Dr hab. Grzegorz Berendt, professor of the University of Gdańsk, in his capacity of the senior deputy director, will be in charge of the research and publishing sections, the library, and the planned film documentation section.
Dr hab. Grzegorz Berendt, professor of the University of Gdańsk (DOB 1964), has been linked to the University’s Institute of History since 1985 and is currently stationed at the Division of Political Thought and Culture. As a historian, he studies the history of the Polish Jews and other population groups of the Gdańsk Pomerania in the 20th century. He is the author of about 90 scientific publications and over 30 titles in the popular science area. His academic output includes three independent monographs and shared authorship of 7 books. He is a long-standing Head of the Public Education Office, Institute of National Remembrance, specialist in the Second World War and the aspects of the civilian suffering in the times of war.
The daughter of Gen. Anders, Senator Anna Maria Anders, currently the secretary of state at the Chancellery of the Prime Minister and the Prime Minister’s plenipotentiary for international dialogue, visited the Museum of the Second World War on Sunday, 23 April. To our deep satisfaction, Ms. Anders declared her willingness to donate a larger number of her father’s memorabilia to the Museum. She also expressed her appreciation of the modern character of the Museum and emphasised it “is executed perfectly”. The meeting bore yet another fruit, namely the plan of arranging the temporary exposition entitled ‘Trail of Hope: The Anders Army’ ["Armia Andersa – Szlak nadziei"] initially presented e.g. at the US Congress.
On 6 April 2017, Minister of Culture and National Heritage Piotr Gliński decided to appoint Karol Nawrocki acting director of the newly-created Museum of the Second World War. The statute of the new museum combines activities of both existing institutions and provides for a branch called the Museum of Westerplatte and the War of 1939.
In the next few days, the acting director will be inducted into the functioning of the whole institution. His first task will be to examine the financial and employment situation.
The Museum of the Second World War in Gdańsk will operate in accordance with the current rules.
Since 2009, Karol Nawrocki has been working in the Gdańsk branch of the Institute of National Remembrance, holding the position of the head of the Regional Public Education Office since 2014. He has written and edited many books as well as scientific and journalistic articles on the latest history of Poland. Being a social activist, well-known in Pomerania, Nawrocki he has been given many awards by veteran and patriot circles. He is also the chairman of the Alliance for the Memory of Accursed Soldiers in Gdańsk. For his social involvement, educational and charity activity, he was voted by the readers of Dziennik Bałtycki the Personality of Gdańsk and Pomerania of 2016.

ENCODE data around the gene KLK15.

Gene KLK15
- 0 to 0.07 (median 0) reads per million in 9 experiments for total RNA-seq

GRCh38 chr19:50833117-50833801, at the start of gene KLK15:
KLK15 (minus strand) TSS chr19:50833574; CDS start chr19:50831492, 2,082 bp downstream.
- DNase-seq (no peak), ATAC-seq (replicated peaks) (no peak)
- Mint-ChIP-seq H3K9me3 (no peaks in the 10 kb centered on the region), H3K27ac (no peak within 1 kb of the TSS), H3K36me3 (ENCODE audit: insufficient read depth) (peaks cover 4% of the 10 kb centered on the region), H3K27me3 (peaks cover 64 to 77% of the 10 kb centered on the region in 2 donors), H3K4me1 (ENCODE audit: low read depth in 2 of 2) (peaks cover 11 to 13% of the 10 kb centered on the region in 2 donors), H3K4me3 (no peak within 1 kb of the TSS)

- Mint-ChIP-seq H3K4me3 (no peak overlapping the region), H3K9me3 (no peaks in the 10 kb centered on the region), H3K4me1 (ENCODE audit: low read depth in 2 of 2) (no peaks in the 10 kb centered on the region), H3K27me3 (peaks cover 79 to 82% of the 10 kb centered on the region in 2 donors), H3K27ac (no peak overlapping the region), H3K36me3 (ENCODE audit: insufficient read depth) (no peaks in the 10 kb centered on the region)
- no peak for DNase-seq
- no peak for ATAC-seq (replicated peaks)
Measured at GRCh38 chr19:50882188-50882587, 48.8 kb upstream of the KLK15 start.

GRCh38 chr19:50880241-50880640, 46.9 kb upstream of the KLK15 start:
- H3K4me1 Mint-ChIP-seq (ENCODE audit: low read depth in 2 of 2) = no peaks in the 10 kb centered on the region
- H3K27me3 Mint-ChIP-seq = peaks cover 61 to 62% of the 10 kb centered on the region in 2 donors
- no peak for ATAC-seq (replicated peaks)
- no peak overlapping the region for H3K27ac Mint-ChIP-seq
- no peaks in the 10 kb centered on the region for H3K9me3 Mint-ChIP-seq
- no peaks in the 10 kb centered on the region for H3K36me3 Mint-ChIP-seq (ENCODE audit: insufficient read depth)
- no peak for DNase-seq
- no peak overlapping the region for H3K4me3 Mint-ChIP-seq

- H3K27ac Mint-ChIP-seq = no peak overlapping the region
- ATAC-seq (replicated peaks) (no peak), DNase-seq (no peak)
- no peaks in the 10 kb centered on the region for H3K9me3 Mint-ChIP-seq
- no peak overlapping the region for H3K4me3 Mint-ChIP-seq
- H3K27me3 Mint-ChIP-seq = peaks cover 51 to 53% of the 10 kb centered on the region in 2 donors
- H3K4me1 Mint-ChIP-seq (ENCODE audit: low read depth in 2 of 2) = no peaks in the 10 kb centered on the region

The Supreme Administrative Court has revoked the decision of the Provincial Administrative Court and dismissed the petition for suspension of the execution of the order issued by the Minister of Culture and National Heritage on the merger between the Museum of the Second World War and the Museum of Westerplatte and the War of 1939.
By the decision dated 5 April 2017, the Polish Supreme Administrative Court has revoked the decision of the Provincial Administrative Court in Warsaw of 30 January 2017 and dismissed the petition for suspension of the execution of the order issued by the Minister of Culture and National Heritage of 6 September 2016 on the merger between the following state cultural institutions: the Museum of the Second World War and the Museum of Westerplatte and the War of 1939 and on the formation of a new state cultural institution: the Museum of the Second World War in Gdańsk.
In its decision addressing the Minister’s complaint against the earlier decision of the Provincial Administrative Court, the Supreme Administrative Court has decided that the case at hand is not subject to the jurisdiction of administrative courts in accordance with art. 5(1) of the Law on Proceedings Before Administrative Courts of 30 August 2002. Therefore, there were no grounds for the Supreme Administrative Court to review the statutory prerequisites of suspending the execution of the contested order and to review the right of the Director of the Museum of the Second World War in Gdańsk to appeal against it. In consideration of the above, having related the subject of the petition for suspension of the order execution to the statutory prerequisites of excluding administrative courts from jurisdiction, the Supreme Administrative Court has revoked the appealed decision of the Provincial Administrative Court in Warsaw and dismissed the petition for suspension of the execution of the order issued by the Minister of Culture and National Heritage.
At 10 o’clock on 23 March 2017, the Museum of the Second World War was opened to the visitors. The ceremony was kept low key. Invited thereto were veterans and donors. The guests included e.g. Prof. Joanna Penson, liaison officer of the Union of Armed Struggle, then prisoner of the Ravensbrück concentration camp, Prof. Jerzy Grzywacz, President of the Pomeranian Chapter of the World Association of Home Army Soldiers, Olga Krzyżanowska, daughter of Aleksander “Wilk” [Wolf] Krzyżanowski – commander of the Home Army in the Vilnius Region, and Andrzej Stachecki whose father was executed in Piaśnica by the Germans and whose memorabilia the son has passed to the Museum.The first hosted guests also included donors to the Museum and school students.
Extending his greetings, the Director, Prof. Paweł Machcewicz, said: